Isolated late local recurrences with high mitotic count and early local recurrences following breast-conserving therapy are associated with increased risk on distant metastasis.
SourceInternational Journal of Radiation Oncology, Biology, Physics, 50, 2, (2001), pp. 387--96
Article / Letter to editor
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International Journal of Radiation Oncology, Biology, Physics
SubjectExperimental radiotherapy and neuro-oncology.; Experimentele radiotherapie en neuro-oncologie.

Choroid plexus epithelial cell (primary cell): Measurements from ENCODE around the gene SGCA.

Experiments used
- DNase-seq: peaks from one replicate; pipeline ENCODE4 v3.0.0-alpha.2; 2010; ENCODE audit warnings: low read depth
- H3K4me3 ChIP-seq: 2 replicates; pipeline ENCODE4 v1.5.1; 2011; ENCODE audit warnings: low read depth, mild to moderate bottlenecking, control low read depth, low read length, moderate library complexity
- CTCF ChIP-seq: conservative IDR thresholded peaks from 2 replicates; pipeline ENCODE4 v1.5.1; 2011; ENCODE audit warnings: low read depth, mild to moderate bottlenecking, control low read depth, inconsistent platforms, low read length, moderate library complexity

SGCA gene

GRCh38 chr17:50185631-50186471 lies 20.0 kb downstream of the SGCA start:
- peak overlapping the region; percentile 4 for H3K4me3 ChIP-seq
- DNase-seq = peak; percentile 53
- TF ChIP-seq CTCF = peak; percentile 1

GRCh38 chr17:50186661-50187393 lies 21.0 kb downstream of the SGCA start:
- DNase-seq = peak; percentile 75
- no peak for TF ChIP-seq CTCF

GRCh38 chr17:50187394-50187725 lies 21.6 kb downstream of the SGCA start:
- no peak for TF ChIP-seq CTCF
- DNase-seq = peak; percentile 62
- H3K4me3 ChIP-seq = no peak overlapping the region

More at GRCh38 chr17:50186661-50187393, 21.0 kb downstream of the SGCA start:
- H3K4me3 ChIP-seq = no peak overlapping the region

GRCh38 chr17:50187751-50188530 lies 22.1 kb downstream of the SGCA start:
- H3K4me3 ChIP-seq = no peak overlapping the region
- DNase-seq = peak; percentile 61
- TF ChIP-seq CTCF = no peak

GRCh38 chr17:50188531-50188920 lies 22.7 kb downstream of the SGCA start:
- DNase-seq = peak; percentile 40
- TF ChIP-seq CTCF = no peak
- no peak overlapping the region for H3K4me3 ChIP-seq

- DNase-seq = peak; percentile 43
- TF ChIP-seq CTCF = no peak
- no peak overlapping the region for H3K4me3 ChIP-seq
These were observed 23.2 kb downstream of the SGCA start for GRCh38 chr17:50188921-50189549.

PURPOSE: Local recurrence (LR) after breast-conserving therapy (BCT) is associated with an increased risk for the development of distant metastasis. We studied risk factors for distant metastasis risk (DMR) and poor prognosis within a group of patients with LR as first event. PATIENTS AND METHODS: From a cohort of 1481 breast carcinomas treated with BCT in the period 1980-1994, a total of 68 pT1-3 N0-1 patients developed LR as first event. We have studied risk factors for the development of distant metastasis within this group of patients with LR. In addition to clinical factors (age at BCT and LR, mode of detection, location of LR, and treatment of LR), the histology slides of the primary and the recurrent tumor were reviewed. Immunohistochemical staining was performed for the following proteins: bcl-2, cyclin D1, E-cadherin, EGF receptor, ER, PR, Ki-67, c-erbB-2/neu, and p53. Statistical analyses were performed using conditional logistic regression. RESULTS: At a median follow-up after LR of 5.6 years, the 5-year DMR was 53%. In univariate analysis, none of the factors of the primary tumor was found to be associated with DMR after LR. Of the recurrent tumor the following factors were found to be risk factors for high DMR after LR: interval between treatment of the primary tumor and LR at 2 years or less (relative risk, 2.38; 95% confidence interval, 1.22-4.76; p = 0.008) and high mitotic count (relative risk, 2.51; 95% confidence interval, 1.03-6.15; p = 0.04). All patients with noninvasive recurrent tumor were alive at the time of analysis. Patients with an interval of greater than 2 years and a recurrent tumor with high mitotic count were found to have an equally poor prognosis compared to patients with LRs detected after a short interval. CONCLUSION: LR after BCT is associated with higher DMR and poor prognosis. Patients with LR within 2 years after BCT are especially at high risk. Late recurrences with high mitotic count have the same poor prognosis as early recurrences. For these patients, systemic treatment at time of the detection of LR should be considered.
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